Well, Happy New Year! I understand that it is slightly belated but I took a week off work (and life) to help celebrate my birthday on the 2nd January. I turned 26, which basically meant that people kept telling me that I was in my late 20s. Whatever.
Why do we have our New Year in January though? In the middle of Winter? What made most of the world decide on this particular calendar?
It was not always like this. The earliest new years celebrations are thought to have happened in Mesopotamia (near where Iraq is now) at around 2000BC, and they celebrated it on the vernal equinox (20th March). The Egyptians celebrated it on the autumnal equinox (20th September).
Well, it was Julius Ceasar. I had no idea about this.
The Roman calendar used to be based off 12 lunar months and there were 355 days in a year. This calendar kept getting out of phase with the seasons, so they would regularly have to stick another month onto the end to get everything lined up again. Keeping the calendar in sync was neglected while civil wars were going on so things got into even more of a mess and Julius Ceasar decided to do something about it.
He asked the astronomer Sosigenes to think of a new calendar that worked. Sosigenes suggested using a calendar that followed the solar cycle, like the Egyptians.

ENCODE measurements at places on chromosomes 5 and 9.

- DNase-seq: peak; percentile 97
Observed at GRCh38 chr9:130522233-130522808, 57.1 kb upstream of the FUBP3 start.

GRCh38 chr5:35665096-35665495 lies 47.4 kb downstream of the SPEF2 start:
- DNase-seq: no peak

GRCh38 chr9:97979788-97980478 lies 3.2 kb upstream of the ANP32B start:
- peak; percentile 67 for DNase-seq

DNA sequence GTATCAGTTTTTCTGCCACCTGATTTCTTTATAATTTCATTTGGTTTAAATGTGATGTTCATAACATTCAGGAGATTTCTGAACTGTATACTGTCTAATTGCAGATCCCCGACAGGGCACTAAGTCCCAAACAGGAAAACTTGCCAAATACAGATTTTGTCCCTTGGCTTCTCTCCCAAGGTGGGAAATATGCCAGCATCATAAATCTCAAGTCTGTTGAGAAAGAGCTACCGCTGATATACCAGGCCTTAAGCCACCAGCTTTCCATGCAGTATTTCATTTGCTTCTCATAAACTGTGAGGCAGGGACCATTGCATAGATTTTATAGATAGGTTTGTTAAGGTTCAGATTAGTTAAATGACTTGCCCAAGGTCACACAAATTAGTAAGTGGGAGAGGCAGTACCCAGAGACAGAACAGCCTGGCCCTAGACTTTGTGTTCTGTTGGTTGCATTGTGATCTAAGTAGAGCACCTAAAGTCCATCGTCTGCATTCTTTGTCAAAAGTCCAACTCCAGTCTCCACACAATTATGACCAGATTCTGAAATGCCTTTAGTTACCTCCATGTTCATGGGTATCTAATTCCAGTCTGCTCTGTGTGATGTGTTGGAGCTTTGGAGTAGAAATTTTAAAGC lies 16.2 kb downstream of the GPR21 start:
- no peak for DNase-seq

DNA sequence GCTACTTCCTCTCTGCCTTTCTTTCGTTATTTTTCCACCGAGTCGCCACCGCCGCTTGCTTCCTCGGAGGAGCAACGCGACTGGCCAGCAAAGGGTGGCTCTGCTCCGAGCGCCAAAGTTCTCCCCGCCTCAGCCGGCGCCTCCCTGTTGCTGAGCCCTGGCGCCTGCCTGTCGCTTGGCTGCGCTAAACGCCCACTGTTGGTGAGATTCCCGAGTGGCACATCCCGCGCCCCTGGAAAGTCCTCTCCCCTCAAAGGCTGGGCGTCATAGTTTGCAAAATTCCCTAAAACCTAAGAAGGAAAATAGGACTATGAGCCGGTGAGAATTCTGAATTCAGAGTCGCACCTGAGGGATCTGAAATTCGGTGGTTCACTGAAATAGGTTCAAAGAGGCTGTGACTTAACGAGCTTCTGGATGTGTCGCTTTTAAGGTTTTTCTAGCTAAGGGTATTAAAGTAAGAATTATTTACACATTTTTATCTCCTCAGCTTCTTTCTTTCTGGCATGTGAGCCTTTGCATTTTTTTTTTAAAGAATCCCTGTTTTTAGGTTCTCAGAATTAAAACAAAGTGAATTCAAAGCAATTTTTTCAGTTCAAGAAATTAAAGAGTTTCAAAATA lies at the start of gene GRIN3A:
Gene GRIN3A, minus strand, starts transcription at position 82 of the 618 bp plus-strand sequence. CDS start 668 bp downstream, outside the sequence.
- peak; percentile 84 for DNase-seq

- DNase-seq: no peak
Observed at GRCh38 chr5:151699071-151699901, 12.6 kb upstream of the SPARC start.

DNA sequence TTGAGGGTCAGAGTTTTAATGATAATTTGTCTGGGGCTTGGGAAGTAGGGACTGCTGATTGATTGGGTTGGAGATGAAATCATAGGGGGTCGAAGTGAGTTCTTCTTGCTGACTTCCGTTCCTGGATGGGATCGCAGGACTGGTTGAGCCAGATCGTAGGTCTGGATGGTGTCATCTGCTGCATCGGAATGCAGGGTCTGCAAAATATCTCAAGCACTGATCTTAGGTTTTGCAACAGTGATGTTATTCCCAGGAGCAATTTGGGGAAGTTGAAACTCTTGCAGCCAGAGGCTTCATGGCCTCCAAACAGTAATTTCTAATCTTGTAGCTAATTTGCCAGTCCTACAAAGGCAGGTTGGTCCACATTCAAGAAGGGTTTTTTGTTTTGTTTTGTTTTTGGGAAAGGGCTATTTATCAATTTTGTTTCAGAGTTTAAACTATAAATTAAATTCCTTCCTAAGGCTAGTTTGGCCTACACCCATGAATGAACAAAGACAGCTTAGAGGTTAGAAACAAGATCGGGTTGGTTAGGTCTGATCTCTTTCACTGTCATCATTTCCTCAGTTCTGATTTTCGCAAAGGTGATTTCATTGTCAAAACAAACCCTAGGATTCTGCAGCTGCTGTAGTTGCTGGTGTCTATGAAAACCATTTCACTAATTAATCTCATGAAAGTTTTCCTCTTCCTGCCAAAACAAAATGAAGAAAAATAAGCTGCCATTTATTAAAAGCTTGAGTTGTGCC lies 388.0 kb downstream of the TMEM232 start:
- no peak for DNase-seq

He calculated that this new year would be 365.25 days. It was decided to add a day to February every 4 years to stop the new calendar from falling out of sync. Ceasar added 67 days onto 46BC so that 45BC could start in the 1st January.
He also added days because 45BC was actually meant to start on the Winter solstice but it was not a new moon then. Of course, the new year had to start on a new moon so they postponed it for 7 days. Then 45BC started on the first of January!
January is named after the Roman god Janus, the god of doorways and beginnings. July is named after Julius Ceasar, maybe that astronomer should have gotten a month named after him too?!
However, the year they had calculated was slightly wrong, it was 11 minutes too long! By the mid-15th Century, this had added 10 days to the year and no one really knew when the first of January was. The Roman church was not happy about this so they got round another astronomer, Christopher Clavius, to fix it. He kept the leap years every 4 years but if the year was divisible by 100 it also had to be divisible by 400 to be a leap year. This made the length of a year pretty much completely correct.
This was called the Gregorian calendar, after Pope Gregor XIII who asked for the change. Again, the astronomer got nothing named after him.
Imagine being so powerful that you could just change the calendar. Imagine having a calendar that did not really work! We have come a long way.